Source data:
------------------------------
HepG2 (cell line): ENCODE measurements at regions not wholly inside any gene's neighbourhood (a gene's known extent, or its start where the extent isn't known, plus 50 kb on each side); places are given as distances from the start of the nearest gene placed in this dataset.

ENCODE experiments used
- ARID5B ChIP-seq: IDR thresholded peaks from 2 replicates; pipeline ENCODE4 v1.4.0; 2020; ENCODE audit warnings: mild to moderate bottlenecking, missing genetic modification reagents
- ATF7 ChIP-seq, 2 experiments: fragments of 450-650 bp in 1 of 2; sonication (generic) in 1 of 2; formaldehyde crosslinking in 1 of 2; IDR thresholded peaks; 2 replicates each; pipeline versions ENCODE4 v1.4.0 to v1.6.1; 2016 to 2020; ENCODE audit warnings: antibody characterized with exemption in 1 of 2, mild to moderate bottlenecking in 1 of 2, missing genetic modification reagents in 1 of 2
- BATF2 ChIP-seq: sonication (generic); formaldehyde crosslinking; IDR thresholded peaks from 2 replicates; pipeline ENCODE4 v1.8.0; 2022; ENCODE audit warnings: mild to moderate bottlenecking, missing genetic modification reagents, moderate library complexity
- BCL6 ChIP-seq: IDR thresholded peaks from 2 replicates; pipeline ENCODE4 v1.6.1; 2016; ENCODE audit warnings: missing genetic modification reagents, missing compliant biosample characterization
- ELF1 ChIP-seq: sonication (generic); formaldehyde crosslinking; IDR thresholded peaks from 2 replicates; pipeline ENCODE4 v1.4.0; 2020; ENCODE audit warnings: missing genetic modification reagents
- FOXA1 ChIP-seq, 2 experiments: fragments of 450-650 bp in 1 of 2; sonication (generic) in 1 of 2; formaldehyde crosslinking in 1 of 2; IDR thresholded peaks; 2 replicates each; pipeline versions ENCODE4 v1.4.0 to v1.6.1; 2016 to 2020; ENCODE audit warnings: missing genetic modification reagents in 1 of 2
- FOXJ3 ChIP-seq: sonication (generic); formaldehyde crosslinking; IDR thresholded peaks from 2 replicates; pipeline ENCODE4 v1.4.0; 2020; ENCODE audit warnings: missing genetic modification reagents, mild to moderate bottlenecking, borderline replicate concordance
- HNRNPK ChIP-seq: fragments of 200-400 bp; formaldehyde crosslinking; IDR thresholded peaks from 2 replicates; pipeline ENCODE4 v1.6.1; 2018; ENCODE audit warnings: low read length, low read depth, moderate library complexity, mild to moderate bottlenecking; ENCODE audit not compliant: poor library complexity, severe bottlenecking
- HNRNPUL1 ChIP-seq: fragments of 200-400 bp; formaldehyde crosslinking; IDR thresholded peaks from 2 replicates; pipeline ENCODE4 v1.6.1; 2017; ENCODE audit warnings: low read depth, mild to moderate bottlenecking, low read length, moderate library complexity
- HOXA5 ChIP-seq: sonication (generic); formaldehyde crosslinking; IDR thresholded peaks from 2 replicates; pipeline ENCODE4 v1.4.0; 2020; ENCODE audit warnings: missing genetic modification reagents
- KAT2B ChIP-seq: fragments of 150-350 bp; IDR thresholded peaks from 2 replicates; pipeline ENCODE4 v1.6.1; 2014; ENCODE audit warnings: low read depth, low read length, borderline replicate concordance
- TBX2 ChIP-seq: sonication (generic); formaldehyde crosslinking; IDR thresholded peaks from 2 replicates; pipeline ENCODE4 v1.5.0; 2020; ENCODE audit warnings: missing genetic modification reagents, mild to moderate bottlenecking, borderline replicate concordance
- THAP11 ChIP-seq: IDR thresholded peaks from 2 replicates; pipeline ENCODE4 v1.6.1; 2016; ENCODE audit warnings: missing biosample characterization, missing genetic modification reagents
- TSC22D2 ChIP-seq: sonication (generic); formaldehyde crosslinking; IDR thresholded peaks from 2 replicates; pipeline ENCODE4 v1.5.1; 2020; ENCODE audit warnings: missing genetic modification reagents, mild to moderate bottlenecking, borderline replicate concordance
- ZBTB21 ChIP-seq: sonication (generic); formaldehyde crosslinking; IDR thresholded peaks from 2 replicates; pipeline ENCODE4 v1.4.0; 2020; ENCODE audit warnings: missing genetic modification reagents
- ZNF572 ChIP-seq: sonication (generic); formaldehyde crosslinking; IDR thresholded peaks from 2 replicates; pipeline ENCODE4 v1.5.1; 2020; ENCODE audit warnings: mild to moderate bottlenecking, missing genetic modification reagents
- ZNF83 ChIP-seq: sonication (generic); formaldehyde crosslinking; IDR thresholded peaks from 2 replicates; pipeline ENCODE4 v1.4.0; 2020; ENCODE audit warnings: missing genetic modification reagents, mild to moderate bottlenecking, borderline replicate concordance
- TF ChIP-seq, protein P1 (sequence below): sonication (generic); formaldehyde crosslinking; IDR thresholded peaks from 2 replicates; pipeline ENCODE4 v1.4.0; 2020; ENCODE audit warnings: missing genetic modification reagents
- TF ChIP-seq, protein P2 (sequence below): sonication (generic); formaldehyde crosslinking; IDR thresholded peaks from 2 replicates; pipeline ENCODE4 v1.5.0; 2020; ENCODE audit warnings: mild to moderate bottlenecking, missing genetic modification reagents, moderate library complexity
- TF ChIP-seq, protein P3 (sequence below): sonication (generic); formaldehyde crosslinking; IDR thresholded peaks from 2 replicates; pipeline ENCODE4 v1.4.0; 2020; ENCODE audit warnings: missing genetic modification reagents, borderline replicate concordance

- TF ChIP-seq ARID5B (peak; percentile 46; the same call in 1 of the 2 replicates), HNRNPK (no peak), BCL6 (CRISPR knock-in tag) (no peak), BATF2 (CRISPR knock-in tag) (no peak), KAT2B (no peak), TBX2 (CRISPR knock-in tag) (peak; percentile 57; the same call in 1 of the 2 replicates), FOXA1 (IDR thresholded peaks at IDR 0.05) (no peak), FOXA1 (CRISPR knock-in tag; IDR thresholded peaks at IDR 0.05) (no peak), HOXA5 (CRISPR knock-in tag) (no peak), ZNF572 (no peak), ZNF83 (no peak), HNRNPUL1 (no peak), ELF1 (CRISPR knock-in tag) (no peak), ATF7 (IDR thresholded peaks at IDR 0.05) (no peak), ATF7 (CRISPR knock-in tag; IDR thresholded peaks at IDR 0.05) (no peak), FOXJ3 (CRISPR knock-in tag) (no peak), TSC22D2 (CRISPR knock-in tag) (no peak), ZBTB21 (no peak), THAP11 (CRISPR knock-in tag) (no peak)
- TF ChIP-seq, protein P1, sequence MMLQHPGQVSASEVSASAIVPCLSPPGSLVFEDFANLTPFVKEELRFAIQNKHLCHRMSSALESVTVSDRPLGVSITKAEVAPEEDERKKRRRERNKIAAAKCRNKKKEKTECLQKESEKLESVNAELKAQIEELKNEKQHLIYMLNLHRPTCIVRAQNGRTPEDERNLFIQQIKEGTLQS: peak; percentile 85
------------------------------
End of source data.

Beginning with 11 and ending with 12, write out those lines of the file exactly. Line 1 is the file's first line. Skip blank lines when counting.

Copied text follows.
- HNRNPUL1 ChIP-seq: fragments of 200-400 bp; formaldehyde crosslinking; IDR thresholded peaks from 2 replicates; pipeline ENCODE4 v1.6.1; 2017; ENCODE audit warnings: low read depth, mild to moderate bottlenecking, low read length, moderate library complexity
- HOXA5 ChIP-seq: sonication (generic); formaldehyde crosslinking; IDR thresholded peaks from 2 replicates; pipeline ENCODE4 v1.4.0; 2020; ENCODE audit warnings: missing genetic modification reagents